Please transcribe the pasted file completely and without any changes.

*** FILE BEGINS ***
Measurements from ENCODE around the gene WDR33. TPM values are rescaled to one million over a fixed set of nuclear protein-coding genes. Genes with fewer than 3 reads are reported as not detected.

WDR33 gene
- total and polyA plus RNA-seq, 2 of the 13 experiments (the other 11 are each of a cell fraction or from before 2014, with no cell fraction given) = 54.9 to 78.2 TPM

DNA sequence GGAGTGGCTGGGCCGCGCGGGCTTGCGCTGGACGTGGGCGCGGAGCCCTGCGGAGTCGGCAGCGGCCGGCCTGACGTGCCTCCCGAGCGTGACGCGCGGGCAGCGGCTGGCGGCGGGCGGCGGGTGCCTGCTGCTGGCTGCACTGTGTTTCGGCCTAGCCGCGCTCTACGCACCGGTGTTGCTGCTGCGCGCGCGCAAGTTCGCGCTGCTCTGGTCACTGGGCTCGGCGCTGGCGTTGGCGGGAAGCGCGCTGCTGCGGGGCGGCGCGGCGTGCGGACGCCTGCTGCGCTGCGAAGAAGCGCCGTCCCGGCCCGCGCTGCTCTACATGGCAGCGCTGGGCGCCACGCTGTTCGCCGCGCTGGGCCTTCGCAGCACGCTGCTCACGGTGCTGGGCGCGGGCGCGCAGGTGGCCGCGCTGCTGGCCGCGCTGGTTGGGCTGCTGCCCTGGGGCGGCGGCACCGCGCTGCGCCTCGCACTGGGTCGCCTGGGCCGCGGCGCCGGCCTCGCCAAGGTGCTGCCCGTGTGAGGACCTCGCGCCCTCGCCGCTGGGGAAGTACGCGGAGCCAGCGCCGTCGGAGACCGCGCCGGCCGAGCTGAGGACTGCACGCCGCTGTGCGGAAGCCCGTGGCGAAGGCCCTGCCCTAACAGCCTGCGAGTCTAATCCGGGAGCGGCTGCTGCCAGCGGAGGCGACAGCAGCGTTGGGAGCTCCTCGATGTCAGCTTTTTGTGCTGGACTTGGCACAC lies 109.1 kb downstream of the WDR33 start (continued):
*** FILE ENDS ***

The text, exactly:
Measurements from ENCODE around the gene WDR33. TPM values are rescaled to one million over a fixed set of nuclear protein-coding genes. Genes with fewer than 3 reads are reported as not detected.

WDR33 gene
- total and polyA plus RNA-seq, 2 of the 13 experiments (the other 11 are each of a cell fraction or from before 2014, with no cell fraction given) = 54.9 to 78.2 TPM

DNA sequence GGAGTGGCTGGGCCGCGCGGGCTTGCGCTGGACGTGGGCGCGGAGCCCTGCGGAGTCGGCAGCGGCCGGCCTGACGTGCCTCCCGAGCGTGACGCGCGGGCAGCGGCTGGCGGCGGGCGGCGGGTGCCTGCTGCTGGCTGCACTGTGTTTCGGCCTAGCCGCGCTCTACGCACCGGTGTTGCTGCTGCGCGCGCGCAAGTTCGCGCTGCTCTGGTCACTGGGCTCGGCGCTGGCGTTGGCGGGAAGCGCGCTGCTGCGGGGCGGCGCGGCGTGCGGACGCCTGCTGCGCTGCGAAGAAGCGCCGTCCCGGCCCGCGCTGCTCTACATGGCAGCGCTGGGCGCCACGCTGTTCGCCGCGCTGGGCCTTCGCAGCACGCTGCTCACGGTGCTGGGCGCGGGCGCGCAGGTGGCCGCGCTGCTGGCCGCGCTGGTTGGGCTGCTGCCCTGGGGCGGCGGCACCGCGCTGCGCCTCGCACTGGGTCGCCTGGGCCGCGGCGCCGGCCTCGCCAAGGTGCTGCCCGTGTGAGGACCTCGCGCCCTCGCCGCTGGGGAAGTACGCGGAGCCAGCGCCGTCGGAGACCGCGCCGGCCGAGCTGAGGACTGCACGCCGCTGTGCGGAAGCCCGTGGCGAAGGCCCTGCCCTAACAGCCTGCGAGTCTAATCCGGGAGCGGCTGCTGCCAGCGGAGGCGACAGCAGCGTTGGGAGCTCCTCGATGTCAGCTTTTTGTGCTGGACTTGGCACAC lies 109.1 kb downstream of the WDR33 start (continued):